Photography is all about experimentation and without it you will never learn art.

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  19. #19
    Shelby Lewis
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    Re: New Member Switching to MF (Intro and Samples)

    This is a great rehash of all the systems and how the peripheral issues are so important... things like flash duration become very important with these LS lenses.

    It's actually why I like the RZ so much. It's a tweener of sorts with regards to flash capability. It has a higher flash sync than focal plane cameras, but not so high that I run into problems with slow durations with my strobes. The downside is the max shutter speed (and the fact that the camera is a tank).

    That's why I think the Hassy system is so nice for portrait/senior work... it sits in nice place, IMO, as far as capabilities with its flash system and lens selection.

    Mario hasn't said so, but he's been using regular pocket wizards (unless something has changed) and the slower sync associated with non-ttl sync speeds on the canon system... so the higher sync of the LS lenses and all will be a whole new world.

    I personally LOVE the fact that I don't even think about sync speed anymore... that my lenses sync at any speed. Leaf shutter lenses are so liberating for my kind of work. Maybe not so much for others. I might just pick up the next iteration phase 645 body to use with a couple of the LS lenses alongside of my RZ.

    Mario... a cheaper way to get into MF while not changing your current workflow is to continue shooting canon and start out with the RZ67 Pro IID (which uses a mamiya mount back). Lenses are stupidly cheap and very good. They're all leaf shutter lenses as well. Continue to shoot canon when needed and then later on add a 645 body and few DF lenses as well... the back can then be used on both bodies. The rendering of the RZ lenses is a whole different world than the 645 lenses. Not better/worse... just different.

    I still pull out my 5Dii on occasion.
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  20. #20
    Senior Member David Schneider's Avatar
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    Re: New Member Switching to MF (Intro and Samples)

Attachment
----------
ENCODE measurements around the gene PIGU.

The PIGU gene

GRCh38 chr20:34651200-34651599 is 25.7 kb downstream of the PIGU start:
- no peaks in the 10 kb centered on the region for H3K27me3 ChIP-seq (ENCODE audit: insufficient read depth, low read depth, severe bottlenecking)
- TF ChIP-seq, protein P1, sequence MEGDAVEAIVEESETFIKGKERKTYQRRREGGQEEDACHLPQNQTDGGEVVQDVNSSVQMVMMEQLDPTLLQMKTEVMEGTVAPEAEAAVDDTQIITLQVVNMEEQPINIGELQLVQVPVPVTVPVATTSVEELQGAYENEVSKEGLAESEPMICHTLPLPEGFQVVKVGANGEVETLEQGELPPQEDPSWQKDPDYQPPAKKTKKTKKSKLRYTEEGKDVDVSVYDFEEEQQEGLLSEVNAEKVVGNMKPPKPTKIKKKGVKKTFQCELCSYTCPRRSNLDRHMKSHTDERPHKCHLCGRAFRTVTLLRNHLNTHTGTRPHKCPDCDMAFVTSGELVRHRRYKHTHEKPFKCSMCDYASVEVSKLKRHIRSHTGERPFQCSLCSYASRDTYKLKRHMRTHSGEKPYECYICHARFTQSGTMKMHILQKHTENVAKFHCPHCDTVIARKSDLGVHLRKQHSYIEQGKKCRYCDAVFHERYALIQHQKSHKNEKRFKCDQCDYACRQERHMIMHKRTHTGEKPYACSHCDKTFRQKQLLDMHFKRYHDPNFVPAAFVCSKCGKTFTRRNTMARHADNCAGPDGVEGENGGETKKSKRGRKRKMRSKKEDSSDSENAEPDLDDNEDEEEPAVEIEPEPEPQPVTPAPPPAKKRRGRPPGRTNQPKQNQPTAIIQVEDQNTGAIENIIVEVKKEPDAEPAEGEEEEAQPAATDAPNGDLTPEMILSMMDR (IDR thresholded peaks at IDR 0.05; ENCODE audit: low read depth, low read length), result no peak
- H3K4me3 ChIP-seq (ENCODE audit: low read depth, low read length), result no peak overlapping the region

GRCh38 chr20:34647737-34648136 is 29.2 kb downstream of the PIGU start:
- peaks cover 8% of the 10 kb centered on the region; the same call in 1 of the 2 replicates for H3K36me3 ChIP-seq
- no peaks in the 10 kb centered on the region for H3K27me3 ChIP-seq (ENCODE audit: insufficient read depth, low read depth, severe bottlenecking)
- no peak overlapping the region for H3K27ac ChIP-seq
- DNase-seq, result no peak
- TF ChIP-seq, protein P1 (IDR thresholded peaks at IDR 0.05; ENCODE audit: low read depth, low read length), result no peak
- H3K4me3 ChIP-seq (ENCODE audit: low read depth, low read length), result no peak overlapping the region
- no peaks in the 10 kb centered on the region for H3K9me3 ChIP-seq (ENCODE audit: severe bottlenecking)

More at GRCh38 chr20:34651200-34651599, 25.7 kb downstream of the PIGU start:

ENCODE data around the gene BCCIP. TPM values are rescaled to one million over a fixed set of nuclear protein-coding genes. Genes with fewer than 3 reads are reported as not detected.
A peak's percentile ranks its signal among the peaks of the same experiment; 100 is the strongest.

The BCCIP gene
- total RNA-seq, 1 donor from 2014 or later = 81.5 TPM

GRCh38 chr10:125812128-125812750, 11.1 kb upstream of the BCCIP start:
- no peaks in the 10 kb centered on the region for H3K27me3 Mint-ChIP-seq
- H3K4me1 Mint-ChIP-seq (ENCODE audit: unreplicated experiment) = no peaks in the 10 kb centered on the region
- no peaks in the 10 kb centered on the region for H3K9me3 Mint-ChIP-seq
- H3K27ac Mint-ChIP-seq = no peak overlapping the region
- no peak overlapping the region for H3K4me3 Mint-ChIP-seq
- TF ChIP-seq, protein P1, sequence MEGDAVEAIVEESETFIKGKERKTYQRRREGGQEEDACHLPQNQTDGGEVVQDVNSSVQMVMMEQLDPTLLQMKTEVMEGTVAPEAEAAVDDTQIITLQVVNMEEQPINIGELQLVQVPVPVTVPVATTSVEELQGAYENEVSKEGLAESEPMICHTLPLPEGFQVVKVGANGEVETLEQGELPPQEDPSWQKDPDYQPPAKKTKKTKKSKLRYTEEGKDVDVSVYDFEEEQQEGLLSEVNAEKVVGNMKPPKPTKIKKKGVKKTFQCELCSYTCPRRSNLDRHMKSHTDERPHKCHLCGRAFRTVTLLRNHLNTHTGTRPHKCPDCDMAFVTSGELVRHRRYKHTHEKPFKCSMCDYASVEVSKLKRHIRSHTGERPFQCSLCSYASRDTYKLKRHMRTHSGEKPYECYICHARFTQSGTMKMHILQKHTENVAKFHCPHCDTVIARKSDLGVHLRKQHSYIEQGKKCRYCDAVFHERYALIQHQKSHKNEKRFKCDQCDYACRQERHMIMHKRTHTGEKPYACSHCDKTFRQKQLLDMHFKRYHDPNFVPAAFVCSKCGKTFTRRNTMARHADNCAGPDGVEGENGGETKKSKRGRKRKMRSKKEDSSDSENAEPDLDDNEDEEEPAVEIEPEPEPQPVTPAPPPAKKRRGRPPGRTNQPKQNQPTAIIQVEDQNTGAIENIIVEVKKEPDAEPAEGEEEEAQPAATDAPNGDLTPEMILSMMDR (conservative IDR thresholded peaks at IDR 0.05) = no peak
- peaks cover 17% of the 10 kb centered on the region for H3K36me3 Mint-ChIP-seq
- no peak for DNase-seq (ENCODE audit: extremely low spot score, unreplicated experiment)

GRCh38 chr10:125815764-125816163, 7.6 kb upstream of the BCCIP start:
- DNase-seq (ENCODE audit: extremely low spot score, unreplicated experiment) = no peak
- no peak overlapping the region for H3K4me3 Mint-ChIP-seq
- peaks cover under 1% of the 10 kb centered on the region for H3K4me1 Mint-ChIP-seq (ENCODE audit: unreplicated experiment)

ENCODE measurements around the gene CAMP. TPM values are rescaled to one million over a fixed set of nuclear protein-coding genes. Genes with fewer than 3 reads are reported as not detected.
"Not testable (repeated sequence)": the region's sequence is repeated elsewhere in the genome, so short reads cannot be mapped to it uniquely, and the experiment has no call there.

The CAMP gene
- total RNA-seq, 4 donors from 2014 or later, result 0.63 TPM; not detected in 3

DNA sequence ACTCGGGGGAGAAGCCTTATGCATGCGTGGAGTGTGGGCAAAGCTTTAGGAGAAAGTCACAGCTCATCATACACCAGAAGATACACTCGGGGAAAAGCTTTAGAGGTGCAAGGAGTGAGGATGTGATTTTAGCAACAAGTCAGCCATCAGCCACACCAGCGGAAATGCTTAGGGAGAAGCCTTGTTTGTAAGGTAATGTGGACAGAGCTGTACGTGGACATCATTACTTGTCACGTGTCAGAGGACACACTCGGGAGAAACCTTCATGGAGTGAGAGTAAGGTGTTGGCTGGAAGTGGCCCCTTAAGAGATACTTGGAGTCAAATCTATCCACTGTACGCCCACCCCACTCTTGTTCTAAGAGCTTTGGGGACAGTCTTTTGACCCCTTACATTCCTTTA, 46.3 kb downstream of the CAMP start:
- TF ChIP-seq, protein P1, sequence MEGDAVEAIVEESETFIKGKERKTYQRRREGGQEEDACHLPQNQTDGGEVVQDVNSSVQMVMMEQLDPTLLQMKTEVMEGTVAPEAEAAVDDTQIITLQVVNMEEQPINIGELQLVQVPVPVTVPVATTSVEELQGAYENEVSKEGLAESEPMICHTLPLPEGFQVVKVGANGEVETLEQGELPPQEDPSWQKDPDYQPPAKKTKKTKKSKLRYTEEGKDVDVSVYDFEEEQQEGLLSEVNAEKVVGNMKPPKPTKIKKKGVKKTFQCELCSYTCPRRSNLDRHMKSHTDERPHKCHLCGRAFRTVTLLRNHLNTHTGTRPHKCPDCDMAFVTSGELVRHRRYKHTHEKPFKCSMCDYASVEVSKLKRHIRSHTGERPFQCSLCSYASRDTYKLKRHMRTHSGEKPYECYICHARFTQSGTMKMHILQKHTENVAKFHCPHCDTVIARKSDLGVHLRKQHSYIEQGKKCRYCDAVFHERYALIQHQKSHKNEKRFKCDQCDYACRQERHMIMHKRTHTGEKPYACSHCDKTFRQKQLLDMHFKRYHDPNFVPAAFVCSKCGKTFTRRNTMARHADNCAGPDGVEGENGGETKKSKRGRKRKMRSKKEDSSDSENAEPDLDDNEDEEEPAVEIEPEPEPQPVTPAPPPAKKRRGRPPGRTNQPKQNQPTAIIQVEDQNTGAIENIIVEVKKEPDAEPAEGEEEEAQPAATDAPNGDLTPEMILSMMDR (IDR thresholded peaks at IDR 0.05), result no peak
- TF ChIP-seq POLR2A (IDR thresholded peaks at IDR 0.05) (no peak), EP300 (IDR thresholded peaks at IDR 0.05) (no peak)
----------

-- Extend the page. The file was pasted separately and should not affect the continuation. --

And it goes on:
Small point, but in looking at systems, it's worth noticing that MamiyaLeaf does not show the RZ67 line on it's website. I don't know what that means, but if I was thinking about an RZ ProIID, I'd fine out before I got one.

    Even smaller point is while the RZ Pro IID has great curb appeal and is an impressive looking piece of gear, there is some added weight to think about if doing on-location work, and based on the sample images, that happens a lot of the time. Add to that the back-up camera/lens you probably have handy in case of the unforeseen and the weight starts to get up there.
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    Re: New Member Switching to MF (Intro and Samples)

    Quote Originally Posted by David Schneider View Post
    Small point, but in looking at systems, it's worth noticing that MamiyaLeaf does not show the RZ67 line on it's website. I don't know what that means, but if I was thinking about an RZ ProIID, I'd fine out before I got one.

    Even smaller point is while the RZ Pro IID has great curb appeal and is an impressive looking piece of gear, there is some added weight to think about if doing on-location work, and based on the sample images, that happens a lot of the time. Add to that the back-up camera/lens you probably have handy in case of the unforeseen and the weight starts to get up there.
    Mamiya+Leaf have gone through a few rebrandings since Leaf, Mamiya, and Phase One hooked up.

    My understanding is they are just behind on getting specific content from the previous various Leaf and Mamiya international sites into the new consolidated single-website-for-everything identity.

    The RZ Pro IID is still a current product (some limitations on importation to Europe due to environmental regulations) and is supported by every Leaf, Mamiya, and Phase One M mount back including all the latest backs (P65+, P40+, IQ, Leaf Aptus II 10 and 12).

    It's no secret or shame that there are far fewer sales of RZ than DF based backs (the market for those ok with manually focusing is inherently smaller today and it's a larger/heavier camera). But those who have them absolutely love them and since it's a manual focus camera with manual control lenses (meaning there isn't anything to "improve") and all the design/manufacturing/bug-fixing is already done I suspect you'll see the RZ in production as a current product well into the future.

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    Senior Member David Schneider's Avatar
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    Re: New Member Switching to MF (Intro and Samples)

    Quote Originally Posted by dougpetersonci View Post
    Mamiya+Leaf have gone through a few rebrandings since Leaf, Mamiya, and Phase One hooked up.